Baylor University, Texas, USA
Scott enjoys various degrees of familiarity with most of the women of our Quartet. The first to have crossed his path was Anscombe. As a reader of Wittgenstein, which Scott was, that was inevitable. But Scott is also a Christian, and Anscombe’s writings on faith, rationality, and our relationship to tradition also helped him think about how we think about those matters.
In Midgley Scott finds a kindred spirit with respect to her views about our relationship to the natural world. Scott concurs with Midgley that the natural world has a claim on us, and that how we engage with nature is directly related to our flourishing. We forget our connection to nature at our peril.
But the Quartet thinker with which Scott is most familiar by far is Murdoch. Scott has long been interested in the relation between philosophy and literature, and has done extensive work on it. He’s been preoccupied by questions like, What are the common aims of philosophical and literary works?, What is it that we’re doing when we interpret a text?, How do our philosophical and theological preconceptions and commitments influence our interpretation of texts and works of art in general?. Back some 25 or so years ago, Scott was advised by some teachers and friends, such as Stanley Hauerwas, at Duke University, and David Solomon, a friend of Foot’s, to look at Murdoch’s work. Scott found there a natural place where to understand the intersections between philosophy and literature.
Back then, that was not a heavily populated field amongst philosophers. And those there to be found tended not to pay much heed to Murdoch’s fiction. Literary scholars of Murdoch, by contrast, were more numerous, and they did pay attention to her philosophy. But Scott, a trained philosopher, thought that they did not display too fine an ear for it. Scott, a philosopher attending closely to the novels, found himself somewhat of a solitary figure. Much has changed since then, especially with philosophers looking to Murdoch’s novels for further elucidation of her philosophy, and both philosophers and literary scholars engaging in fruitful cross-pollination.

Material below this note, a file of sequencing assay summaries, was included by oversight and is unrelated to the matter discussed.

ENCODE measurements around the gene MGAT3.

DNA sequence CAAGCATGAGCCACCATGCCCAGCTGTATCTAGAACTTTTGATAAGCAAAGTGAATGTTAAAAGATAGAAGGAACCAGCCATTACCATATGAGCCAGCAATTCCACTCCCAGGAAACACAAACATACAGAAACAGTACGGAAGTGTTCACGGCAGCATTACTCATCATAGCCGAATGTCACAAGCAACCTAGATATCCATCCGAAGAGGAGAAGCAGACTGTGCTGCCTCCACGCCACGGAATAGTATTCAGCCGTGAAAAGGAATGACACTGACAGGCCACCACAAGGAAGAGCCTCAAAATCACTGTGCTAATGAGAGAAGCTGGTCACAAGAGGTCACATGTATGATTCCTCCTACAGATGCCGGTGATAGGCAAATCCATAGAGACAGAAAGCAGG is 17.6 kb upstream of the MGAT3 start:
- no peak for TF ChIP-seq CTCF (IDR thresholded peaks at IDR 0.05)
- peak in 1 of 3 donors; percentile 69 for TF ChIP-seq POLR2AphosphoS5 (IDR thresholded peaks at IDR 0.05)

Murdoch’s influence in Scott’s intellectual make up has been greater in how he looks at philosophy than in how he looks at literature. Over time he has developed some dissatisfaction about how philosophers act and interact with texts and ideas, and he thinks this critical stance might have been engendered by Murdoch’s own discontent with the philosophical status quo.
Scott looks at the Quartet as a whole with admiration. They did not take for granted what the big figures of the establishment, such as Ayer and Hare, were asserting at the time. They questioned it, and dissented from it. They did this from within the tradition, and they did it whilst maintaining their own disagreements. Think of Anscombe’s devout Christianity, Murdoch’s most religious atheism, Foot explicit and articulate atheism, and Midgley’s functional approach to religion. Their relationship allowed for these differences, without the need to temper them down. All of this takes an array of virtues, intellectual as well as moral: courage, industriousness, humility, magnanimity. They stand as models to us all of how to engage with each other and with a common project despite marked disagreements.
Scott applauds the In Parenthesis project, aiming to bring the work of these women into the mainstream, and wishes it every success. In agreeing to leave us his thoughts on these women, he’s also part of it.